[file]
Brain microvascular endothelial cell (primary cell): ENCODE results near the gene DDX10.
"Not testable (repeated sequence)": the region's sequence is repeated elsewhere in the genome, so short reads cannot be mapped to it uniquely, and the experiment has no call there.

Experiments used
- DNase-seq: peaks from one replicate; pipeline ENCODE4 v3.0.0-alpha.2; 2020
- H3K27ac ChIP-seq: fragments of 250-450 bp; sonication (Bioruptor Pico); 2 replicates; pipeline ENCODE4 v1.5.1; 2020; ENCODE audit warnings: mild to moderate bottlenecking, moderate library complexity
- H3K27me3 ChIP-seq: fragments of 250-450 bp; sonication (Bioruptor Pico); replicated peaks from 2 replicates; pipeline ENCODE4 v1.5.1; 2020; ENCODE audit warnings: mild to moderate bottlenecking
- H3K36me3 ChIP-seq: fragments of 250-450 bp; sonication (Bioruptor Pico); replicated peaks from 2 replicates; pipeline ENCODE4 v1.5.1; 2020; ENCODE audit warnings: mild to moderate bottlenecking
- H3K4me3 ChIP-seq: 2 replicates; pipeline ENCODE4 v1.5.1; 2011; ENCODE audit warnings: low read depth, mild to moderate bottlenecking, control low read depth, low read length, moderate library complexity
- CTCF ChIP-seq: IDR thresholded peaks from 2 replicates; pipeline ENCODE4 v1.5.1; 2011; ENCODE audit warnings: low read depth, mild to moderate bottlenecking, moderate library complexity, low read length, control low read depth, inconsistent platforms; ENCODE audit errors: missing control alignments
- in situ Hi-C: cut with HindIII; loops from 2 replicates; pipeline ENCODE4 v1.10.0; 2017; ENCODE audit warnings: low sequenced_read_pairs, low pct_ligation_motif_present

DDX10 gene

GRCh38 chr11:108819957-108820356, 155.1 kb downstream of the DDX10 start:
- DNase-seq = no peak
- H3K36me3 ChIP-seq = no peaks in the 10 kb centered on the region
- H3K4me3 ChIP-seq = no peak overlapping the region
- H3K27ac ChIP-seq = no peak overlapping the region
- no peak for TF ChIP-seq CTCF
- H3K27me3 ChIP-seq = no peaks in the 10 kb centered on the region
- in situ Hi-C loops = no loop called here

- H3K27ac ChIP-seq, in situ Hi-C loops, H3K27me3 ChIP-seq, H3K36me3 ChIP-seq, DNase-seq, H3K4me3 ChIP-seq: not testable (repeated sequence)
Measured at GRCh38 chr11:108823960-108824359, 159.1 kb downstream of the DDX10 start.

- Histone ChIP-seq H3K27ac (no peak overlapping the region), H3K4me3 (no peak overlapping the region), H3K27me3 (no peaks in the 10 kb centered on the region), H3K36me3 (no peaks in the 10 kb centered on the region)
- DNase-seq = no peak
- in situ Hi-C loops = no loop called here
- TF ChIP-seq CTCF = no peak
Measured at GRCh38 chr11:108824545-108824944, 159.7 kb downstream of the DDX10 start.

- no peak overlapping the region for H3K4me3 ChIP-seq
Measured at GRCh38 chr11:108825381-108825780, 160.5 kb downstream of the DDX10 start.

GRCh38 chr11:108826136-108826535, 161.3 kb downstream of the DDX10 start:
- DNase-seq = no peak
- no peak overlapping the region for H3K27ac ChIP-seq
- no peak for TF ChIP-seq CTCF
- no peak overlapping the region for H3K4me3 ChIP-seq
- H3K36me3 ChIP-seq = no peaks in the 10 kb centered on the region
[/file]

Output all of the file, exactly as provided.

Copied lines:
Brain microvascular endothelial cell (primary cell): ENCODE results near the gene DDX10.
"Not testable (repeated sequence)": the region's sequence is repeated elsewhere in the genome, so short reads cannot be mapped to it uniquely, and the experiment has no call there.

Experiments used
- DNase-seq: peaks from one replicate; pipeline ENCODE4 v3.0.0-alpha.2; 2020
- H3K27ac ChIP-seq: fragments of 250-450 bp; sonication (Bioruptor Pico); 2 replicates; pipeline ENCODE4 v1.5.1; 2020; ENCODE audit warnings: mild to moderate bottlenecking, moderate library complexity
- H3K27me3 ChIP-seq: fragments of 250-450 bp; sonication (Bioruptor Pico); replicated peaks from 2 replicates; pipeline ENCODE4 v1.5.1; 2020; ENCODE audit warnings: mild to moderate bottlenecking
- H3K36me3 ChIP-seq: fragments of 250-450 bp; sonication (Bioruptor Pico); replicated peaks from 2 replicates; pipeline ENCODE4 v1.5.1; 2020; ENCODE audit warnings: mild to moderate bottlenecking
- H3K4me3 ChIP-seq: 2 replicates; pipeline ENCODE4 v1.5.1; 2011; ENCODE audit warnings: low read depth, mild to moderate bottlenecking, control low read depth, low read length, moderate library complexity
- CTCF ChIP-seq: IDR thresholded peaks from 2 replicates; pipeline ENCODE4 v1.5.1; 2011; ENCODE audit warnings: low read depth, mild to moderate bottlenecking, moderate library complexity, low read length, control low read depth, inconsistent platforms; ENCODE audit errors: missing control alignments
- in situ Hi-C: cut with HindIII; loops from 2 replicates; pipeline ENCODE4 v1.10.0; 2017; ENCODE audit warnings: low sequenced_read_pairs, low pct_ligation_motif_present

DDX10 gene

GRCh38 chr11:108819957-108820356, 155.1 kb downstream of the DDX10 start:
- DNase-seq = no peak
- H3K36me3 ChIP-seq = no peaks in the 10 kb centered on the region
- H3K4me3 ChIP-seq = no peak overlapping the region
- H3K27ac ChIP-seq = no peak overlapping the region
- no peak for TF ChIP-seq CTCF
- H3K27me3 ChIP-seq = no peaks in the 10 kb centered on the region
- in situ Hi-C loops = no loop called here

- H3K27ac ChIP-seq, in situ Hi-C loops, H3K27me3 ChIP-seq, H3K36me3 ChIP-seq, DNase-seq, H3K4me3 ChIP-seq: not testable (repeated sequence)
Measured at GRCh38 chr11:108823960-108824359, 159.1 kb downstream of the DDX10 start.

- Histone ChIP-seq H3K27ac (no peak overlapping the region), H3K4me3 (no peak overlapping the region), H3K27me3 (no peaks in the 10 kb centered on the region), H3K36me3 (no peaks in the 10 kb centered on the region)
- DNase-seq = no peak
- in situ Hi-C loops = no loop called here
- TF ChIP-seq CTCF = no peak
Measured at GRCh38 chr11:108824545-108824944, 159.7 kb downstream of the DDX10 start.

- no peak overlapping the region for H3K4me3 ChIP-seq
Measured at GRCh38 chr11:108825381-108825780, 160.5 kb downstream of the DDX10 start.

GRCh38 chr11:108826136-108826535, 161.3 kb downstream of the DDX10 start:
- DNase-seq = no peak
- no peak overlapping the region for H3K27ac ChIP-seq
- no peak for TF ChIP-seq CTCF
- no peak overlapping the region for H3K4me3 ChIP-seq
- H3K36me3 ChIP-seq = no peaks in the 10 kb centered on the region